I’m optimistic … and can’t live any other way.
Over the past few weeks, we have read report after report on the escalation of violence in Israel. The unpredictable nature of the current situation has forced every Israeli to worry about their personal security and that of their friends, families and neighbors.
In one of these horrific incidents, four Israelis, including two soldiers, were attacked on Sunday evening, Oct. 11, near Gan Shmuel, next to Hadera-Eiron – our Partnership2Gether city in Israel. Press reports stated the 20-year-old terrorist from Umm al-Fahm used his car to run over the two soldiers waiting at the bus stop. He then got out and stabbed the 19-year-old female soldier, critically wounding her, as well as a 15-year-old and a 45-year-old. The second soldier, 20, was also wounded. The mother of the 15-year-old was celebrating her birthday on Sunday and was on her way to an extracurricular class.
The site of the attack was a large shopping center near the kibbutz of Gan Shmuel. The location draws thousands of shoppers every evening. It is located on Highway 65, on which Arab towns in Wadi Ara are located.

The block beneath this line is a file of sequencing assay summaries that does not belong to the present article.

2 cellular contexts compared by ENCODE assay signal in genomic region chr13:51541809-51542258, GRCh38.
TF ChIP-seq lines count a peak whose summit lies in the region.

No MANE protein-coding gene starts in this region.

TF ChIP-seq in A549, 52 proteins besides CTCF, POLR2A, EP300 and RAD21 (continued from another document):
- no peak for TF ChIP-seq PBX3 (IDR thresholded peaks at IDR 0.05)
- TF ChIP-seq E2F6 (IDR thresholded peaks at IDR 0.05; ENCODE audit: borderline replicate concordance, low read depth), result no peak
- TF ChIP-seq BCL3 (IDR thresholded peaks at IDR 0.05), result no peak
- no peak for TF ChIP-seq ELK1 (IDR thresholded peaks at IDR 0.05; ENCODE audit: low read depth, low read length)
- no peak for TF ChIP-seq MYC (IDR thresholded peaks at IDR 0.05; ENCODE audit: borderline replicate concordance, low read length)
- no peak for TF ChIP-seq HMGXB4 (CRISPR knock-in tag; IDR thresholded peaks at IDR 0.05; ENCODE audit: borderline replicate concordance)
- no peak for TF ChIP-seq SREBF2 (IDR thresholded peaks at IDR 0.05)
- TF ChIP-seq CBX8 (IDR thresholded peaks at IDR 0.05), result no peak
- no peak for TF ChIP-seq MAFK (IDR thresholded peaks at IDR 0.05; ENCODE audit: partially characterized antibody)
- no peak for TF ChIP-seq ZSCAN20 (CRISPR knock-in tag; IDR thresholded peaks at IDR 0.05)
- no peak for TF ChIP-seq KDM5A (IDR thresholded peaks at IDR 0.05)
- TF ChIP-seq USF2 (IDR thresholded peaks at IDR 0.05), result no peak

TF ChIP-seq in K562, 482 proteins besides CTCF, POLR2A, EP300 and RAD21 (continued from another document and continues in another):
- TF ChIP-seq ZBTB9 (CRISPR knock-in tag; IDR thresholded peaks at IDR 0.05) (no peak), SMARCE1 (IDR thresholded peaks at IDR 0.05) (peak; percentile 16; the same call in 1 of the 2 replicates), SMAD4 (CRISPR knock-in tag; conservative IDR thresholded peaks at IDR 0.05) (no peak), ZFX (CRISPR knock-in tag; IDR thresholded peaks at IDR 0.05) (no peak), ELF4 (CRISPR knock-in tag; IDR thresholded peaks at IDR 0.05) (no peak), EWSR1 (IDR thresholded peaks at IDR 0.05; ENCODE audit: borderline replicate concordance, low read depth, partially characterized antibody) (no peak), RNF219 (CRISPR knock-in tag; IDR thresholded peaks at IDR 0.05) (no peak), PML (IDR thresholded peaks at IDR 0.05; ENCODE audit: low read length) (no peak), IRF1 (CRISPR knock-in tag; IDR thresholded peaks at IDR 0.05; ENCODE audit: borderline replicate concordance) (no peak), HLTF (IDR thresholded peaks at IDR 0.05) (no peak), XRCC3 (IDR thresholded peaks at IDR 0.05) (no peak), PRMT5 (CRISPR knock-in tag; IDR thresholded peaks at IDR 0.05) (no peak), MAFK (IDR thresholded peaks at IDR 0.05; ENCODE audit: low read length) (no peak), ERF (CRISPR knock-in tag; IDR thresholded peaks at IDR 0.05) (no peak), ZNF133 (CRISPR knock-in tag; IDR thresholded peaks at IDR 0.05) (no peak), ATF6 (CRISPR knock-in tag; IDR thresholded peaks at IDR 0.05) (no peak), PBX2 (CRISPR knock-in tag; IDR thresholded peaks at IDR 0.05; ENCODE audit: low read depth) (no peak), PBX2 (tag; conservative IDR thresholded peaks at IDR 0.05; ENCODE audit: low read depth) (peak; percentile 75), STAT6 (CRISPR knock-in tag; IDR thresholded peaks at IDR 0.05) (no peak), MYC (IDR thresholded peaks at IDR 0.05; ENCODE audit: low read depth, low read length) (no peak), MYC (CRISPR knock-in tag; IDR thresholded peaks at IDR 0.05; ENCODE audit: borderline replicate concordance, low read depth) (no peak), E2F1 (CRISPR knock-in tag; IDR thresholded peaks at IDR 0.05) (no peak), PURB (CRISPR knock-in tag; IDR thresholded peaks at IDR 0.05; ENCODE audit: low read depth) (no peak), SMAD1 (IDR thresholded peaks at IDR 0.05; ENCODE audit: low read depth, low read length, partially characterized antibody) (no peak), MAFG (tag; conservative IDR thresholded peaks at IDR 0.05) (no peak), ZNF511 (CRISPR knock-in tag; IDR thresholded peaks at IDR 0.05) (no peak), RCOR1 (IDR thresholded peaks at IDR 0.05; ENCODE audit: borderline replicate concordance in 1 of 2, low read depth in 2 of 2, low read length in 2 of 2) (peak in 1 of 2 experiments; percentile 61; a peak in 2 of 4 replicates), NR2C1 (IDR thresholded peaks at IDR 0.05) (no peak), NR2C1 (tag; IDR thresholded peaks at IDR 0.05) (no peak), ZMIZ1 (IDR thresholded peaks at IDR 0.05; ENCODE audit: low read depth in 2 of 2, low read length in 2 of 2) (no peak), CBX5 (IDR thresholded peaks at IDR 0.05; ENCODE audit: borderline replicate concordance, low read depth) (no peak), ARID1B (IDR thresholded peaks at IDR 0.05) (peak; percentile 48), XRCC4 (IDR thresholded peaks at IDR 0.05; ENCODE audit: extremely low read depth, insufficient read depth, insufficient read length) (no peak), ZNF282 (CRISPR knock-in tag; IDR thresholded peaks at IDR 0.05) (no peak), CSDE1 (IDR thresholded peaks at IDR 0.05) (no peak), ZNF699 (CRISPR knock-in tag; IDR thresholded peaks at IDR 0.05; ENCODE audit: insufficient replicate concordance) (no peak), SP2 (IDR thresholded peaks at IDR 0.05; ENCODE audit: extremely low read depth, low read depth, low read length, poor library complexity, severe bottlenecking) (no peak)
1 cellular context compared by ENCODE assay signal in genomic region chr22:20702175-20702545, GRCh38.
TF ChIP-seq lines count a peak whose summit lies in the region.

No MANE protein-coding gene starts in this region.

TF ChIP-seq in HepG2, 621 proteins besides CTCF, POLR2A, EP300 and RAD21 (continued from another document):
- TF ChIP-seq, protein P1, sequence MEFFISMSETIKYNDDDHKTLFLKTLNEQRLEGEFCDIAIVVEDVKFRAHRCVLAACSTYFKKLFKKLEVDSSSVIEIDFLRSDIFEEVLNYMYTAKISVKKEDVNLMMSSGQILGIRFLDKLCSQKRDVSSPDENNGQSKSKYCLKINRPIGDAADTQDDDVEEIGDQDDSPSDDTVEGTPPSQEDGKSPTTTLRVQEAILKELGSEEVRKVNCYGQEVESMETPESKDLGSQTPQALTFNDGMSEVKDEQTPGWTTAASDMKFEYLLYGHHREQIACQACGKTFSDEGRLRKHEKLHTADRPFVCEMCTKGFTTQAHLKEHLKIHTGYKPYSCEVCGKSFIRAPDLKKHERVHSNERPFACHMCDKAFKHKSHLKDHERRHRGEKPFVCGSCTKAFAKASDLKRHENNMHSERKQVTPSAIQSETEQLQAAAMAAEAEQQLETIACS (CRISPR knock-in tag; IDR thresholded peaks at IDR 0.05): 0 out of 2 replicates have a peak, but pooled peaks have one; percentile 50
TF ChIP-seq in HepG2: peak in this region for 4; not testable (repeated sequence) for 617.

Maya Shoham, a resident of Hadera, and our Hadera-Eiron P2G programs and delegations coordinator was in Richmond recently and sat down with Skip Kozakewicz, Reflector editor, to talk about the incident and the current situation in Israel. Here is the interview.
By Skip Kozakewicz
“Life will get better, I am sure. For love of God, it always does,” Maya Shoham.
For Maya Shoham, the mother of 5, several weeks in October were particularly stressful and terrifying at times. On Sunday, Oct. 11, while in the U.S. for 10 days visiting her P2G cities in the Southeast Consortium, the programs and delegations staff member received a breaking news alert on her Smartphone. There had been several stabbings near her home. She immediately called her husband, Oren.
“Is everyone home safe? ‘No!’ he said.”
She learned her oldest boy, 17, and a younger son, were out of the house. Her older son was running and did not have his cellphone, and the other was at a friend’s house. “They are usually out of the house in the middle of the afternoon.”
She continued, “Oren wanted to stay home and lock the doors to protect our three young children, but on the other hand he was stressed out about where were our boys and how he could bring them safely home.”